As a police officer, Jindra was assigned to the night shift, much of it on the city's North Side, and the majority of the drivers and passengers he stopped and searched who were cited in the indictment were people of color.

Much of the evidence in the case was video from Jindra's body camera or those of his partner officers. In her closing argument, Brennan said Jindra typically made a "bee line" for the vehicle's interior whether he had legal justification or not, searching for drugs, compared with his partners who patted down subjects for possible weapons but who seemed far less concerned with finding drugs.

The videos showed Jindra rustling through the vehicles he stopped, searching consoles, car door compartments and between or under car seats in addition to the drivers' or passengers' pockets.

He put some of the drugs he found in his personal duty bag stored in the cargo area of his police SUV, sometimes surreptitiously wrapping drugs in his latex gloves. In other cases, he put the drugs in his pocket or the door of his squad car. He frequently did not tell other officers that he found the drugs, although the defense contended those officers could often see what Jindra was doing.

Some of the traffic stops violated the Constitution's Fourth Amendment barring unreasonable searches, the jury found. He pulled over three Black males whose car slowly rolled through an intersection without making a complete stop. The driver did not have a license, and Jindra handcuffed him. The former officer then searched the vehicle and found a small baggie of what appeared to be marijuana and a small baggie of pills. He confiscated the drugs but never filed a report.

Jindra was a field training officer, assigned to train new recruits. In another case, a trainee found a container of oxycodone pills in a driver's sock. Jindra siphoned off a portion of the pills before placing the remainder in evidence, while his trainee was busy with legitimate police work, according to the indictment.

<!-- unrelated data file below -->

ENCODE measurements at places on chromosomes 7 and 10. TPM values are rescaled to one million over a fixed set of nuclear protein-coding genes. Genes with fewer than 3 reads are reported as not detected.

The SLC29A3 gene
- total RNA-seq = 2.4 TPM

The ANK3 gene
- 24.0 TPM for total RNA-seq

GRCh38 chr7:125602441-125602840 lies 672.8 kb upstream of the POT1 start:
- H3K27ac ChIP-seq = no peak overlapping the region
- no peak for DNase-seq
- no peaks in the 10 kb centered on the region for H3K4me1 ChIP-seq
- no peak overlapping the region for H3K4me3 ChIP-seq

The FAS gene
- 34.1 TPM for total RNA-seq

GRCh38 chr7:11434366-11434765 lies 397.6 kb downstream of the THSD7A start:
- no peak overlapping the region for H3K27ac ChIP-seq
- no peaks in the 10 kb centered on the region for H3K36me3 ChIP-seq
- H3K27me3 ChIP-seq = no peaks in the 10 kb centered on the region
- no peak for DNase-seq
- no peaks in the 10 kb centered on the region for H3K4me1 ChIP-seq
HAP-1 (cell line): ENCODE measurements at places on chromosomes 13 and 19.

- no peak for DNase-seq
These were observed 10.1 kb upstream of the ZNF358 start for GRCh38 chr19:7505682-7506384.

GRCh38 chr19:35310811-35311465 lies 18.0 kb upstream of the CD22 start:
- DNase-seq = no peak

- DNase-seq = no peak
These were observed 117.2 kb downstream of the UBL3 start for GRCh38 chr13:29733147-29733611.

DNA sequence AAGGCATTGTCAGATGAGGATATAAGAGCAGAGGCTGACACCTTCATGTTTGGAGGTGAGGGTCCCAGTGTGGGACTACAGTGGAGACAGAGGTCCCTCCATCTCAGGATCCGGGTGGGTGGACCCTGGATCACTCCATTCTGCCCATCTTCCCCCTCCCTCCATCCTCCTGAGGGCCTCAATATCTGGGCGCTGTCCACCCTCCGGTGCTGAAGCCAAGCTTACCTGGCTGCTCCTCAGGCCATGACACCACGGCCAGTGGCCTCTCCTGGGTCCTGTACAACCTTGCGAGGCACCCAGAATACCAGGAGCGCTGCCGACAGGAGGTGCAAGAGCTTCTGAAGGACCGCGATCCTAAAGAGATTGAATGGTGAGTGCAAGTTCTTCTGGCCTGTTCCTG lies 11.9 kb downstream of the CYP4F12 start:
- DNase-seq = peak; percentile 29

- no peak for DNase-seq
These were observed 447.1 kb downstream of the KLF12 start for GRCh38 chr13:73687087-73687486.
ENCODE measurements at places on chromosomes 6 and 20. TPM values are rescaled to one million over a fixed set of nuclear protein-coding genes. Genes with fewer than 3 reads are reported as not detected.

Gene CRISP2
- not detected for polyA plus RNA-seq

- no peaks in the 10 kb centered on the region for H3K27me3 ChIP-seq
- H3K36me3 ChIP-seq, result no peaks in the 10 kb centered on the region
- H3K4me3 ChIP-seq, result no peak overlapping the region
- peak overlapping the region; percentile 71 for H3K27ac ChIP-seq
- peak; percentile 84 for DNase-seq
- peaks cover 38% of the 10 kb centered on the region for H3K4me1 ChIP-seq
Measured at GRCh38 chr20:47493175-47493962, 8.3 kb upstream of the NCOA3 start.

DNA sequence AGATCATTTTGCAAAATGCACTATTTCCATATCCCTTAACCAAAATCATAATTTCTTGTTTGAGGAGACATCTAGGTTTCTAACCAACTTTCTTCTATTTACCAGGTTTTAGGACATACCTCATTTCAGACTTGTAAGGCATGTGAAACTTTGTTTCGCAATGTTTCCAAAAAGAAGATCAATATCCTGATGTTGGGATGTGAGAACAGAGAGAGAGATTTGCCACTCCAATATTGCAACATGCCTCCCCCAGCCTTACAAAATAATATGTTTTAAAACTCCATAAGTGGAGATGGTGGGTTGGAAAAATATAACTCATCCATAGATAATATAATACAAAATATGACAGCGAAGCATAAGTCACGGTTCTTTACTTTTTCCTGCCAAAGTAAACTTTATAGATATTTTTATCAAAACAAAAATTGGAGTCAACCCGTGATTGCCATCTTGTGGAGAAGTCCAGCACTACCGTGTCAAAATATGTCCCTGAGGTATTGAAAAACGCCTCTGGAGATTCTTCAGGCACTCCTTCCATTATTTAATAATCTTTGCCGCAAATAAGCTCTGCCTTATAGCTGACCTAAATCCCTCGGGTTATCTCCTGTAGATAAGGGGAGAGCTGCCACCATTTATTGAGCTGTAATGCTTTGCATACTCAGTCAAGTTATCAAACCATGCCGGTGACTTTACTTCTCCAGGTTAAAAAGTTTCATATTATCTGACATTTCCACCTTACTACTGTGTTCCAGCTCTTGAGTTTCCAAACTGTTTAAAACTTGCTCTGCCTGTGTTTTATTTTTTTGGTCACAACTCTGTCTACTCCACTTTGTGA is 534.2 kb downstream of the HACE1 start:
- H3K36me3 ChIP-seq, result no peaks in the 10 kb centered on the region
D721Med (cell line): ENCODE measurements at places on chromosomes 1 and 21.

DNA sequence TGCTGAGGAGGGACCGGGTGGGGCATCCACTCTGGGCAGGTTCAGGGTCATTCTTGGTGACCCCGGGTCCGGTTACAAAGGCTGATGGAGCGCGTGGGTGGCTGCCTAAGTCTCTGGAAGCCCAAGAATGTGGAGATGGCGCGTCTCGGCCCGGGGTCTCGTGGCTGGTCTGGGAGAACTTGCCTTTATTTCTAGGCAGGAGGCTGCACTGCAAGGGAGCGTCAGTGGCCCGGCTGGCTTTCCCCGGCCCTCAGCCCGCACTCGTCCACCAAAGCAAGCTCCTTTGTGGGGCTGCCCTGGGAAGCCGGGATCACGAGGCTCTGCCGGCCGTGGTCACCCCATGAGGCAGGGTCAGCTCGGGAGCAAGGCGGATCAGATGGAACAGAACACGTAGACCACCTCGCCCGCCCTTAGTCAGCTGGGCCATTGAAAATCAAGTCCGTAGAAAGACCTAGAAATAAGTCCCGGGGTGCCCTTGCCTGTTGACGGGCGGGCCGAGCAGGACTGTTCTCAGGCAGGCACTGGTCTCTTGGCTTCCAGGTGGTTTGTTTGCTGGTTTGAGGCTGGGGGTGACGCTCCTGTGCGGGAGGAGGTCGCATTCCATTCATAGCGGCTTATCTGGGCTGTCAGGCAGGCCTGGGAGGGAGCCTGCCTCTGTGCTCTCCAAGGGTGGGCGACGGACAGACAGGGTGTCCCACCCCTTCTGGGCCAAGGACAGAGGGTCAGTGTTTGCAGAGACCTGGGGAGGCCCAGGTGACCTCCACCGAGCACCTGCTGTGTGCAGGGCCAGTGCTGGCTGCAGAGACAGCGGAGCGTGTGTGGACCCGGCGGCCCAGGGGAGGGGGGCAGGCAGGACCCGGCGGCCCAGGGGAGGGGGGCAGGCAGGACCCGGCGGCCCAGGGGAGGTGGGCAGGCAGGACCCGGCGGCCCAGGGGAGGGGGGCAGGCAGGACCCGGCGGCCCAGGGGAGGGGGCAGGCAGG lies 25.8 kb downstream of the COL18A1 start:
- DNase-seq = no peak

Authorities discovered the illegal seizures during another investigation of Jindra. In fall 2019, his supervisors reviewed video from a body camera Jindra wore in response to complaints regarding three then-recent incidents. He was suspended with pay Oct. 19, 2019, because of concerns about his conduct, and the case was referred to the FBI.

While on suspension, Jindra filed a medical claim that he suffered from post-traumatic stress disorder as a result of being one of the first squads to respond to a July 2017 incident in which Minneapolis police officer Mohamed Noor shot and killed Justine Ruszczyk Damond.

Jindra was fired July 13, 2020, based on a September 2017 complaint in which the department found he had violated its policies on search and seizure, filing reports and professional policing. He was indicted the following November.

Before joining the force, Jindra was in the Minnesota Army National Guard and spent time in Iraq. In 2013, the Minneapolis Police Department hired him as a community service officer, a civilian position, and he became a police officer recruit in 2014.

Randy Furst • 612-612-673-4224